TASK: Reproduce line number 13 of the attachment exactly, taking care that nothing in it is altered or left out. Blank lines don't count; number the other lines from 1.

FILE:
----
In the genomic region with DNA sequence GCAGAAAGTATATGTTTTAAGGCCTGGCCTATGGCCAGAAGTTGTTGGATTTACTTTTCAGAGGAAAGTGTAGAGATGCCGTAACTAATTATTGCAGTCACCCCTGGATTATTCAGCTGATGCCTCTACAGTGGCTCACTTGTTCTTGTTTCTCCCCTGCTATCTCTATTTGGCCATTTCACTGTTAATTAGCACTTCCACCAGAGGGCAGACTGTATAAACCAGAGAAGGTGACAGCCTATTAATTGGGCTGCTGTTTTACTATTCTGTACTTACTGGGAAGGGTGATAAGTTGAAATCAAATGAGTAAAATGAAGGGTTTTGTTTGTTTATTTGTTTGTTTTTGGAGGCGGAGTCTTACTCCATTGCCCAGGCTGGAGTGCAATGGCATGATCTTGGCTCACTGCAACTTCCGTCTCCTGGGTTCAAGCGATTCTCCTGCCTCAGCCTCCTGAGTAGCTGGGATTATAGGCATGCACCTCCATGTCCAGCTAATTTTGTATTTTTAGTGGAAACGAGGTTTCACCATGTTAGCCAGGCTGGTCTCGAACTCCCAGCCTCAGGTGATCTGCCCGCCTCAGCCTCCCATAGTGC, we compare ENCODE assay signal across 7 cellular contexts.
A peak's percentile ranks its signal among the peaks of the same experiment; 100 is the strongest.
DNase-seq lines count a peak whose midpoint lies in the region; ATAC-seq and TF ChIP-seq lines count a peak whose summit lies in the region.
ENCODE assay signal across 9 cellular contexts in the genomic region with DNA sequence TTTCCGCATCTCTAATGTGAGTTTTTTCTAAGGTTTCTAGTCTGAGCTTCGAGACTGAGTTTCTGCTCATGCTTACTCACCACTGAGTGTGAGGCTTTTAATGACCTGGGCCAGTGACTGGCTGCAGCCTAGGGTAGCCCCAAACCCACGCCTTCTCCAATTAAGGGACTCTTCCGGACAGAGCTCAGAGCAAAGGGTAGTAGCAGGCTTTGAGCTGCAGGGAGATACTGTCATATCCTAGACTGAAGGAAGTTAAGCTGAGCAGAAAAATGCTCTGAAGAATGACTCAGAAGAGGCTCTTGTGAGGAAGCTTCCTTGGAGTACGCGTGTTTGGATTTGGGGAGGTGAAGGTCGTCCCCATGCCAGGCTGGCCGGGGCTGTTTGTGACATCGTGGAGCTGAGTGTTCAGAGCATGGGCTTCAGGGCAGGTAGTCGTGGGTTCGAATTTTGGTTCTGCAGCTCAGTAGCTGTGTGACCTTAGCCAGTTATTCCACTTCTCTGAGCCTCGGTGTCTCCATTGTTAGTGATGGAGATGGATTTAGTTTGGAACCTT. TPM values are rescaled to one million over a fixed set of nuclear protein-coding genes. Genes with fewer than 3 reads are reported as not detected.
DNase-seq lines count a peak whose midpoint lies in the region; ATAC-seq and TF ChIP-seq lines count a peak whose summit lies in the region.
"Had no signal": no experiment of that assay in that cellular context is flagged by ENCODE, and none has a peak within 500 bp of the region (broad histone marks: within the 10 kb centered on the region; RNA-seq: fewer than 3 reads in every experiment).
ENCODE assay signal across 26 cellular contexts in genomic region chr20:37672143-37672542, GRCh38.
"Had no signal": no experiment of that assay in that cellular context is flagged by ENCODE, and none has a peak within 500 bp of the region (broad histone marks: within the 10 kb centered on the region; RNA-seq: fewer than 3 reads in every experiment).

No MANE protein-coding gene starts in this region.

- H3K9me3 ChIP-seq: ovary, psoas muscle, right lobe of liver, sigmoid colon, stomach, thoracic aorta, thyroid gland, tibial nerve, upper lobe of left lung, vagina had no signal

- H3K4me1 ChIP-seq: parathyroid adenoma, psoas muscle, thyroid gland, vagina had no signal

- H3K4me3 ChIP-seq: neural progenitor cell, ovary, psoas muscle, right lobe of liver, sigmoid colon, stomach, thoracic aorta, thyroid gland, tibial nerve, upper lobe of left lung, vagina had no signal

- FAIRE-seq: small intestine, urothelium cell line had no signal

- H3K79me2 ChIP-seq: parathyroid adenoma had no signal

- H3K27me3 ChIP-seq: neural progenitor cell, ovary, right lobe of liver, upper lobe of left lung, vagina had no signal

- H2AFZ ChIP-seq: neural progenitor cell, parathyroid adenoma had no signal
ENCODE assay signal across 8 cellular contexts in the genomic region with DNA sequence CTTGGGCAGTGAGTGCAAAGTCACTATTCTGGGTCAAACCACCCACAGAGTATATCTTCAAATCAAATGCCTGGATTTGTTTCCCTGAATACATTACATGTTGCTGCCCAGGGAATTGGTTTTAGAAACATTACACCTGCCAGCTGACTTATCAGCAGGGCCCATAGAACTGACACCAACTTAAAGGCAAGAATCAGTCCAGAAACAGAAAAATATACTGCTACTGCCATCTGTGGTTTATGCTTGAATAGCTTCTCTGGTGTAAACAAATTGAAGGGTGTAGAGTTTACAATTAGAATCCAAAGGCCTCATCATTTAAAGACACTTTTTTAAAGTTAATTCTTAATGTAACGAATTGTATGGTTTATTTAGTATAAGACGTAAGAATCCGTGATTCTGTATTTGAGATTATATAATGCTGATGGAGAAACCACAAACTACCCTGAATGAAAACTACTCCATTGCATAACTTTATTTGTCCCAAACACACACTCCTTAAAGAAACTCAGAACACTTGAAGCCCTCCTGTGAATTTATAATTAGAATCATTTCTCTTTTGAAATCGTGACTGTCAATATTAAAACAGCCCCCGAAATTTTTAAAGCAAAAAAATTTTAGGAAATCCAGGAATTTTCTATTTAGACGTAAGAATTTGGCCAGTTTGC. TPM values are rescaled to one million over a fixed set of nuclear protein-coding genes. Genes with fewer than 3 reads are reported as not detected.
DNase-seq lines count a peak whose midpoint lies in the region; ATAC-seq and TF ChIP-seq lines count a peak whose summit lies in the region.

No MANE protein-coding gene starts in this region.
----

- FAIRE-seq: small intestine, urothelium cell line had no signal